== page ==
"The utilities may be turned off, but the owner may be in a sleeping bag in the back bedroom," she said.

The conference was teeming with regulators who talked a good game about reducing uncertainty for servicers. But some acknowledged that their policies had perhaps done just the opposite.

"We do understand that one of things mentioned about tighter credit availability is putback risk," said Mario Ugoletti, a special advisor to Ed DeMarco, the acting director of the Federal Housing Finance Agency, which oversees Fannie Mae and Freddie Mac.

Regulators are demanding audits and reviews of loan files to ensure that servicers thoroughly detail their loss-mitigation and foreclosure efforts. Consultants reminded conference attendees more than once that a paperwork trail is crucial for avoiding compliance trouble.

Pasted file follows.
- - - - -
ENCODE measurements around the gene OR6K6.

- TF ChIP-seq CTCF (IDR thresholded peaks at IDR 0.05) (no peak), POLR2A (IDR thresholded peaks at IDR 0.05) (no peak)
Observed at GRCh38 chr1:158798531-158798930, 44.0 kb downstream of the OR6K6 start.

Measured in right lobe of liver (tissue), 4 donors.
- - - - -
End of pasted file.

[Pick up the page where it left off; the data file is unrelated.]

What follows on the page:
"Transparency is definitely the theme," said Diane Pendley, a Fitch Ratings managing director. She joined a few other conference speakers in talking up the value of investing in compliance.

Nigel D. Brazier, a managing director at Newbold Advisors, said servicers need to identify each regulatory change, create processes to ensure compliance with it, then hold employees accountable and measure their progress.

"It all comes down to making sure every step of the process is tracked and documented," Brazier said. "Servicing should be like a utility with a consistent set of practices."

Some servicers are resisting such extensive quality control, instead continuing to blame lenders' formerly lax underwriting standards-and borrowers themselves-for much of the mortgage mess. Pendley sympathized with those who expressed such frustration.

"I have to get over being physically ill when I look at a loan because many of the borrowers were just not qualified," she said. "The servicer didn't put the borrower in that situation."


Kate Berry is a consumer finance reporter for e American Banker.